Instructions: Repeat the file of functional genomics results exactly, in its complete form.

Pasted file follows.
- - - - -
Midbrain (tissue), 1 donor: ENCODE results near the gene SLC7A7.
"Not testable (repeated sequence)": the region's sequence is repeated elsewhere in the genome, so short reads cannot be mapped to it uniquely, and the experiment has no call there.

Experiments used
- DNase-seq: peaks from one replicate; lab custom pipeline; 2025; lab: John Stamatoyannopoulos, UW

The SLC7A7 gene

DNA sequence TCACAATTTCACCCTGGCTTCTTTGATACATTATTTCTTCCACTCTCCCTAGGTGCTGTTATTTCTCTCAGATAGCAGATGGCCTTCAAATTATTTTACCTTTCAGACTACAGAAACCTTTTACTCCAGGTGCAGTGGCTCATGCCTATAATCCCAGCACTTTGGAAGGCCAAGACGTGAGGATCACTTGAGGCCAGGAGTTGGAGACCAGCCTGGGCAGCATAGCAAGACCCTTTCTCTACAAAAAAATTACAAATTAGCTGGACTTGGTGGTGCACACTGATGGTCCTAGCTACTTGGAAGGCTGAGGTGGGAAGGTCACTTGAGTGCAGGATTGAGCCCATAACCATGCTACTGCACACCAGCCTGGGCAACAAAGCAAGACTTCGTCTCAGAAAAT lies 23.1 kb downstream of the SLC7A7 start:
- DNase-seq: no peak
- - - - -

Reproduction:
Midbrain (tissue), 1 donor: ENCODE results near the gene SLC7A7.
"Not testable (repeated sequence)": the region's sequence is repeated elsewhere in the genome, so short reads cannot be mapped to it uniquely, and the experiment has no call there.

Experiments used
- DNase-seq: peaks from one replicate; lab custom pipeline; 2025; lab: John Stamatoyannopoulos, UW

The SLC7A7 gene

DNA sequence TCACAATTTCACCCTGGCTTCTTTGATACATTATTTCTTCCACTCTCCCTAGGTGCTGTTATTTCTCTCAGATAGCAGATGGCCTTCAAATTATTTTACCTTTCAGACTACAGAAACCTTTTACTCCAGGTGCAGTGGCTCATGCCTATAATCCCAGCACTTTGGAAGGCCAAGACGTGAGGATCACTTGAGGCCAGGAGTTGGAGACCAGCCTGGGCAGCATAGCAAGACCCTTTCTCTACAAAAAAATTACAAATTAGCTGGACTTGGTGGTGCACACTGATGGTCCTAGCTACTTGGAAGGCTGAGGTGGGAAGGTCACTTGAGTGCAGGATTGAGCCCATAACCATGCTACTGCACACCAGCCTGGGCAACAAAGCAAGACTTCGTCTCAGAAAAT lies 23.1 kb downstream of the SLC7A7 start:
- DNase-seq: no peak